A New Testament Greek Grammar Review Tool    
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Philosophy of Design

Among the available sites related to Greek language study some offer synopses or summaries of basic Greek grammar. Others present full explanations of Greek grammar somewhat akin to an on-line textbook. For users with no prior training in the language these sites can provide an overview introducing the language or a starting point in learning the language. For those users who are especially able with language acquisition these sites may even provide sufficient resources to do independent study of the language. However, these sites share three qualities in common: (1) prior knowledge of Greek is not necessarily assumed, (2) they are directed primarily toward information acquisition, (3) the language rules are explained with few examples from the NT text.

By contrast this site is directed primarily toward those who have a prior knowledge of Greek and are seeking to refresh their skills for further study of the Greek language or the text of the NT. For example, college or seminary students who have already taken basic Greek may need to brush up before taking a competency exam, enrolling in an intermediate or advanced level Greek course, or taking exegesis courses based on the Greek rather than English text of the NT.

Furthermore, for these students, practice with the language rather than simply reviewing grammatical rules is necessary for recovery of vocabulary and polishing the skills of parsing, translation and grammatical analysis. The rules can come back quickly, but recognizing and applying those rules to particular texts does not always come back so easily. In other words, students often need more than a textbook, they need someone to explain structures and functions in context. Therefore, this site also includes interactive drilling in Greek vocabulary, practice in parsing, drilling in recognition of syntactical structures, and sentences for translation with full grammatical explanations for the syntax and function of every word in the sentence. This approach focuses on practice with the language rather than information acquisition and provides detailed explanations for all the practice sentences from the NT text.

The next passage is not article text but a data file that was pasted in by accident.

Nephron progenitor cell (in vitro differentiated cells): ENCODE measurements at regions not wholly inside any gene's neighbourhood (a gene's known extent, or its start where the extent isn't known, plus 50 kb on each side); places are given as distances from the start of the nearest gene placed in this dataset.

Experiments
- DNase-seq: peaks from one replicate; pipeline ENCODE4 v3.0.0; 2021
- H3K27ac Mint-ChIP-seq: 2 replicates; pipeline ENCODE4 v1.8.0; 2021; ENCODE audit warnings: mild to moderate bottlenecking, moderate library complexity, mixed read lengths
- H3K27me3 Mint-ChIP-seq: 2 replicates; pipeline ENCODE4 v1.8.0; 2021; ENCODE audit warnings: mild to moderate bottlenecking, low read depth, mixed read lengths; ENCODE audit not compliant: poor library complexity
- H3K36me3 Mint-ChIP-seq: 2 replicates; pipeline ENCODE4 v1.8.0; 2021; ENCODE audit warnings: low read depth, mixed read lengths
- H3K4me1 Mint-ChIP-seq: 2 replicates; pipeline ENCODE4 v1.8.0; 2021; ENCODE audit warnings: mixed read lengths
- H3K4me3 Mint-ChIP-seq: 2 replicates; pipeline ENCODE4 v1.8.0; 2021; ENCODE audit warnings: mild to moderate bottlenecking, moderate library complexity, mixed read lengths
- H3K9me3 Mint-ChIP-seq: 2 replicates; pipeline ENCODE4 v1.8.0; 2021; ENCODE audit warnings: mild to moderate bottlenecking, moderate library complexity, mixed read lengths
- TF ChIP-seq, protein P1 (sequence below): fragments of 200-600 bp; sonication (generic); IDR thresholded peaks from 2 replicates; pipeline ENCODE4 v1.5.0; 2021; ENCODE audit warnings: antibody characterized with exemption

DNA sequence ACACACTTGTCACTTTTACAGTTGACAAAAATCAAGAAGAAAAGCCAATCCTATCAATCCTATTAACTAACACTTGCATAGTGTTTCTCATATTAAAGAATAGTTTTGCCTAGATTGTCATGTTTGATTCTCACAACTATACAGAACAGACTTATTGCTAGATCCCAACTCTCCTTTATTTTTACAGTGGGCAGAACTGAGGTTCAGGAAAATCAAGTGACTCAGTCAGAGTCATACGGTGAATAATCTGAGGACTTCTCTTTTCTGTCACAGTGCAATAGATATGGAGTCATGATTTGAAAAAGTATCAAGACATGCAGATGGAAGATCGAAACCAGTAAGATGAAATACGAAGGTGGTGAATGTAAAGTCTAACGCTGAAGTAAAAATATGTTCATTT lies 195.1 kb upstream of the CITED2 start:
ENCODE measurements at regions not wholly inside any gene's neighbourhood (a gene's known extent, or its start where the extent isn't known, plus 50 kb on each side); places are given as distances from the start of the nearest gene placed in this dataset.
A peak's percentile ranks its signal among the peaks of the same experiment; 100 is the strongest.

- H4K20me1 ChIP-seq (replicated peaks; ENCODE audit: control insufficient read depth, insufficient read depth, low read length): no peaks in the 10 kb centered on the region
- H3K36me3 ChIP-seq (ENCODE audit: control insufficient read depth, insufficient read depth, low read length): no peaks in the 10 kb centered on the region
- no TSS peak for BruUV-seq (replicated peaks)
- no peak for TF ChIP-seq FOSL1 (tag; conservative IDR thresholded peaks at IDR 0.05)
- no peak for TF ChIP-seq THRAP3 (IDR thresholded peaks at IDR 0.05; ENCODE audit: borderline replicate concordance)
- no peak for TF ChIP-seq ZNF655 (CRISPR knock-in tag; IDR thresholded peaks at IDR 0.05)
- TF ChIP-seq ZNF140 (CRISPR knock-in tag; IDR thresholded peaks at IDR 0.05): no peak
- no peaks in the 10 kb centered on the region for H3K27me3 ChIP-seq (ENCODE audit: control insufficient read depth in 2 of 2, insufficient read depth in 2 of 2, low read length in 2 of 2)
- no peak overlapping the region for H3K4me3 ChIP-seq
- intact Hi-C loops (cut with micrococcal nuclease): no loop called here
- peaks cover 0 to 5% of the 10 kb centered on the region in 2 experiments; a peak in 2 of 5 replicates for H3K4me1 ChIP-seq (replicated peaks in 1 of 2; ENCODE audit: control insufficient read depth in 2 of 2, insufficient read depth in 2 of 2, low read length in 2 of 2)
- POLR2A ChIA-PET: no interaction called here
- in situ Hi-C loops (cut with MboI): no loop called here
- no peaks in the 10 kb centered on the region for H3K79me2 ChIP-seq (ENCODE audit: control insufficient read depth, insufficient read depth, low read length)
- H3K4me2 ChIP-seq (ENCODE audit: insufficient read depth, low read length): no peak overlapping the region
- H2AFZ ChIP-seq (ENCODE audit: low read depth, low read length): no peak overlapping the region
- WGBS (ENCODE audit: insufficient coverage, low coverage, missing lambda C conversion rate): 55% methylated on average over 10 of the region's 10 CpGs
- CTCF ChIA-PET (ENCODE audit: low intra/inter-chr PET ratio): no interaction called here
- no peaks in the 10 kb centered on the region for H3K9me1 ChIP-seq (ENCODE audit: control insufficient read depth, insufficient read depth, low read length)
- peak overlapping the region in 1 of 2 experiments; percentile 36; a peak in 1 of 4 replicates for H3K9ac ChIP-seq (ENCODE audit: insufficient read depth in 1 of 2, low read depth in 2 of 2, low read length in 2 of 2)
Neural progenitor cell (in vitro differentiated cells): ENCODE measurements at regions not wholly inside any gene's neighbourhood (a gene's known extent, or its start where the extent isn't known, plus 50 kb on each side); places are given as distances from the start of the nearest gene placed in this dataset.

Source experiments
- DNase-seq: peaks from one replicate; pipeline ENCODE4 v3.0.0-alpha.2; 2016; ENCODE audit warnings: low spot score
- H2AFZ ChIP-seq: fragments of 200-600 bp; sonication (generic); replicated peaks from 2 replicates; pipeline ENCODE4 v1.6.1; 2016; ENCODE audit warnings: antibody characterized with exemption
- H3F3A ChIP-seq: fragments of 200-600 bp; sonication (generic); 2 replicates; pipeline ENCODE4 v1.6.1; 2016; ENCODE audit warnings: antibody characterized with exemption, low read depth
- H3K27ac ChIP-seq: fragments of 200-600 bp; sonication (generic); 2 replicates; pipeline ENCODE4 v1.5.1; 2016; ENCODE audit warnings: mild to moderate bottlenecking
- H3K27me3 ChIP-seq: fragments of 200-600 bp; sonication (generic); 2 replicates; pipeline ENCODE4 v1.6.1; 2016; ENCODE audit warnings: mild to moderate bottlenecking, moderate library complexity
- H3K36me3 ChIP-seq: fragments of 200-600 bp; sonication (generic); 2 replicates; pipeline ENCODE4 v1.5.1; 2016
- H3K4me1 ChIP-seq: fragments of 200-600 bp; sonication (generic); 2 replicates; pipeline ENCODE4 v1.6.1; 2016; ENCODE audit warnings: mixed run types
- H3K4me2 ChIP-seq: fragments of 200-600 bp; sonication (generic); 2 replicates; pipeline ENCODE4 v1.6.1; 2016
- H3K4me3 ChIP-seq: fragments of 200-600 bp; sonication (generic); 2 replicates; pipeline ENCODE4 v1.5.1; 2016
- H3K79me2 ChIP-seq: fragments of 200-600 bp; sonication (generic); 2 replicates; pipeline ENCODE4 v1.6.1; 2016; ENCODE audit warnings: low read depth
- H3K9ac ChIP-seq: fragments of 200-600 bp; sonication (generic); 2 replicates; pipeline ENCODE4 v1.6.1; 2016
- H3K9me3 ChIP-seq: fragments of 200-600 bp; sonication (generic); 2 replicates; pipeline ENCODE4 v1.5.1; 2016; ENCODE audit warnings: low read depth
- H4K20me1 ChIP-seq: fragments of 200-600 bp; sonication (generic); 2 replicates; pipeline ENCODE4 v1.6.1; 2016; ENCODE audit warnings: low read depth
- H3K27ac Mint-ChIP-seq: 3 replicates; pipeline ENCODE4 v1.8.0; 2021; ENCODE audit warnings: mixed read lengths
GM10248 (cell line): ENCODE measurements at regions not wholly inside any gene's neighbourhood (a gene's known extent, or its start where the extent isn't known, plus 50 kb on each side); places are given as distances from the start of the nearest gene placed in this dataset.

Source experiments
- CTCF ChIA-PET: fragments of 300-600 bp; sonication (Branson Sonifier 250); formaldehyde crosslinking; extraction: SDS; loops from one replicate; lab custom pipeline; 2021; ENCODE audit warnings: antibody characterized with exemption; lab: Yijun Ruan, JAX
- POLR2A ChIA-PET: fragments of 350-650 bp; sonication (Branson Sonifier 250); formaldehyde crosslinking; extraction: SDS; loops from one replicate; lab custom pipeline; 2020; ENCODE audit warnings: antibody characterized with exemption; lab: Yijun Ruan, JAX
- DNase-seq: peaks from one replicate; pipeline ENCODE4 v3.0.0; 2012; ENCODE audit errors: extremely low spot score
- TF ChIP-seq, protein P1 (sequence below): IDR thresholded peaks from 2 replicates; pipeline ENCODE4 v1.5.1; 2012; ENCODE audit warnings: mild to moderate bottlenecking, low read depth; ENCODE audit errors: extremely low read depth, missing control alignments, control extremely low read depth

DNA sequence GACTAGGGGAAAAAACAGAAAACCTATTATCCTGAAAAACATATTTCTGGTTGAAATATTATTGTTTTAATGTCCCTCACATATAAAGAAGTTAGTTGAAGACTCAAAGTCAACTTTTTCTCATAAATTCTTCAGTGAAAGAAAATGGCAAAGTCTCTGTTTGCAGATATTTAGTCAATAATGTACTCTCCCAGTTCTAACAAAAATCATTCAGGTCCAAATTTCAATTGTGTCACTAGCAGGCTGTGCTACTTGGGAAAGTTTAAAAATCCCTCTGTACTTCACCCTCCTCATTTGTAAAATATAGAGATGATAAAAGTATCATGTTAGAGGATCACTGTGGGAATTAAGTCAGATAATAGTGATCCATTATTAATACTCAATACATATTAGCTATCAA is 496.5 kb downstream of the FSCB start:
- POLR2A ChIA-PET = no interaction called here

The site has 27 units for review and practice. Each topic has its own page with a summary of the grammar points related to that topic, at least four sentences applying those grammar points, and hypertext links to grammatical explanations for every word in every sentence. Furthermore, each topic is related to vocabulary, parsing, grammatical terminology, and syntactical structure drilling routines to test the user's level of proficiency for that specific topic.

The vocabulary interface permits users either to practice vocabulary recognition on a randomly selected list of words or to use parts of speech or number of occurrences as criteria for designating specific groups of words for drilling. Similarly, the function analysis interface allows users to select general structures to identify or a randomly generated list of Greek examples of the structures for practicing both recognition and identification in Greek.

Finally, the site is designed to accommodate users who may have older, slower technology or may be located in more remote areas where access to the internet is limited and large downloads are not always possible. Therefore, few graphics, extra applications, or "plug-ins" are necessary for using the site. Whatever may have been lost in "bells and whistles" is more than compensated by the "lean" operational profile.

 

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Created at Gordon-Conwell Theological Seminary.
Funded by Wabash Center for Teaching and Learning in Theology and Religion.
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